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Like a lot of people, up until a few days ago I’d never heard of MegaBots, despite the fact that the California-based company has apparently created a pretty amazing (and armed) giant robot. That all changed, though, when the designers of the MegaBot Mark II released a video challenging Japan’s Suidobashi Heavy Industry, the makers of the Kuratas robot, to a duel.

It definitely got MegaBots plenty of attention, and now it’s gone beyond just a cagey PR move. Suidobashi has accepted the challenge, and is spitting back some fighting words of its own.

When I first watched MegaBots’ video, I had mixed emotions. On the one hand, I’ve been a fan of the idea of giant robots fighting each other since the first time I saw a cartoon based on that scenario, something that happened so long ago I can’t remember if the credit should go to Grendizer or The Transformers.

But while the Kuratas can be equipped with weapons, Suidobashi’s videos of it engaging in target-shooting feel more like mechanized archery than vicious combat. Something about the aggressively competitive way MegaBots had to go turning the two companies’ engineering achievements into a contest seemed like a reflection of the most tired stereotypes of brash American bravado, and I felt a little sorry that Suidobashi suddenly had someone picking a fight.

But after watching Suidobashi’s response to MegaBots’ challenge, I can see such sympathy was completely unnecessary.

If you’ve ever wondered where the Kuratas gets its name from, look no further than Suidobashi’s founder and CEO, Kogoro Kurata, who’s as brimming with confidence as you’d expect of a man who builds a giant robot, then names it after himself.

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▼ Kurata, wrapped in a Japanese flag emblazoned with the kanji for “hydraulics”

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Kurata isn’t standing in awe of the awesome MegaBot Mark II. As a matter of fact, he’s got a few bones to pick with its design themes and overall aesthetics, as the video, released by Suidobashi itself, has him saying the following in regards to the MegaBots challenge:

“It really came out of nowhere, so…It’s interesting, I’ll give them that. But my reaction? Come on guys, make it cooler.

Just building something huge and sticking guns on it. It’s…Super American.

We can’t let another country win this. Giant robots are Japanese culture.

Yeah, I’ll fight. Absolutely.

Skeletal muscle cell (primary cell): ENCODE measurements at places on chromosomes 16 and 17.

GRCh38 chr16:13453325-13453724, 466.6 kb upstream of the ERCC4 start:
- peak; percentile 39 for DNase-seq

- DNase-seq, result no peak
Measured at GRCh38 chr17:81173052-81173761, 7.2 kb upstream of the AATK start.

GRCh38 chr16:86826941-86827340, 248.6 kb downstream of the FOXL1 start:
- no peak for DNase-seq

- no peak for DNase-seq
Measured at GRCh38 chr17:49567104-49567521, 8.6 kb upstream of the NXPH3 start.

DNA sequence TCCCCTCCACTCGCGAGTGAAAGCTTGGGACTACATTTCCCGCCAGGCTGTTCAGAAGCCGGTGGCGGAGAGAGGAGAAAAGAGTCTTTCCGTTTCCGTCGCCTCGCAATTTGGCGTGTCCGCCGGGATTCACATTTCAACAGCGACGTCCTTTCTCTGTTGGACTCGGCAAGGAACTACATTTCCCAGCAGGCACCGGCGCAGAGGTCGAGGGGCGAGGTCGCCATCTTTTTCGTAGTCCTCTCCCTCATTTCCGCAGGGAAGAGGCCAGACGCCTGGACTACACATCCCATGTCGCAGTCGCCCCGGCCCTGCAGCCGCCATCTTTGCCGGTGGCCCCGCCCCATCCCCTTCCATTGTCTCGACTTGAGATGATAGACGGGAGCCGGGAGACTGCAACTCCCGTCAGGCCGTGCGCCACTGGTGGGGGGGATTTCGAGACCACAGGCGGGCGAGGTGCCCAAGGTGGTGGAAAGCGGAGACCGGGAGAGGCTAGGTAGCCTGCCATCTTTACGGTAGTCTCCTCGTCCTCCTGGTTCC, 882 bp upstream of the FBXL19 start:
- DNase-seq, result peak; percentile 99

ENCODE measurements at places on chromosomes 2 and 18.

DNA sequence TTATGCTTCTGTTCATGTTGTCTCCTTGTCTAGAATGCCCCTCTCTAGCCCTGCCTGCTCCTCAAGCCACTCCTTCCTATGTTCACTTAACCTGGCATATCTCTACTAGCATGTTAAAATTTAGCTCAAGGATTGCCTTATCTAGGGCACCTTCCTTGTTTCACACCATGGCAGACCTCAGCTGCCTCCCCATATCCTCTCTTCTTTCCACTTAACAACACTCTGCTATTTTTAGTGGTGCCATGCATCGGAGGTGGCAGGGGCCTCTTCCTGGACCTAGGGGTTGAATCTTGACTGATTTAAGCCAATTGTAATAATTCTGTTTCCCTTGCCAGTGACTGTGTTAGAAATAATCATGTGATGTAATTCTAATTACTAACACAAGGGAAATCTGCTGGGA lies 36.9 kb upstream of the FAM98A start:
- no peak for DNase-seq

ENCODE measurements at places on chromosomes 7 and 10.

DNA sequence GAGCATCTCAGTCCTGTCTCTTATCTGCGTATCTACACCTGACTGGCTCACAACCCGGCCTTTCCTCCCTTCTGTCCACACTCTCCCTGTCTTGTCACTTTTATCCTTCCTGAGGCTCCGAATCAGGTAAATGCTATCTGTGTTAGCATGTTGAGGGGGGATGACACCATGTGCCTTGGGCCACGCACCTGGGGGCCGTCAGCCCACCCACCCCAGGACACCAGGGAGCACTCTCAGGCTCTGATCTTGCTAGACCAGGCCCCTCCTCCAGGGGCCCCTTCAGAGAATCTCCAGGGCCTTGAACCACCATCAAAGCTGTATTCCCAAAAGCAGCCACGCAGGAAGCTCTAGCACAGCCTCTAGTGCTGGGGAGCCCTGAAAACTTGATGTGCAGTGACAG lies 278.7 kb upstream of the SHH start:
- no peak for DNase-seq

▼ Despite his dismissive remarks about large-caliber weaponry, Kurata unleashes perhaps the biggest gun in Japan’s debate arsenal, as claiming that something is “Japanese culture” is often the ultimate way to shut down an argument in Japan.

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Don’t think that Kurata’s honor is going to be satisfied by strapping a few paintball cannons onto his robotic brainchild and redecorating its American rival in the color of his choosing, either. Later in the video, he goes on to say:

“But you know, we really need…melee combat. If we’re gonna win this, I want to punch them to scrap and knock them down to do it.”

▼ If big guns are “Super American,” is crushing metal with your hands Super Japanese?

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And just to make sure he’s understood, the video closes with the message:

“We accept. MegaBots: Organize the duel. We’ll be there.”

An exciting setup, but oddly enough, MegaBots also ended its video by telling Suidobashi “Prepare yourselves and name the battlefield.” So with both sides pointing the finger at each other regarding where the fight will happen, I’ve decided to step in and offer RocketNews24’s three proposed sites for this historic event.

1. Odaiba, Tokyo, Japan

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Like ancient gladiators battling before Caesar, so too should the Kuratas and MegaBot Mark II pay their respects by fighting under the gaze their kind’s most exalted figure, Gundam.

2. Grand Canyon, Arizona, U.S.A.

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Giant robots, giant canyon. Makes sense to us.

3. Smart Araneta Coliseum, Manila, Philippines

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Given the distance between Japan and the U.S., though, it’s inevitable that holding the fight in either of those two nations will bestow an immense advantage upon the host. Because of that, really the only fair thing to do is to have the Kuratas and MegaBot Mark II meet at a neutral site somewhere between their home countries, and I nominate the Smart Araneta Coliseum in the Philippines.

Not only does its name contain the appropriately bellicose “Coliseum,” if the venue was good for Mohammad Ali and Joe Frazier’s Thrilla in Manilla, it’s good enough for this robotic rumble between Suidobashi and MegaBots.

▼ Loser buys the lumpia

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Source: Engadget
Top image: YouTube/Suidobashi Heavy Industry
Insert images; YouTube/Suidobashi Heavy Industry, Tokyo Navi, Wikipedia/Tuxyso, Smart Araneta Coliseum, Mukpin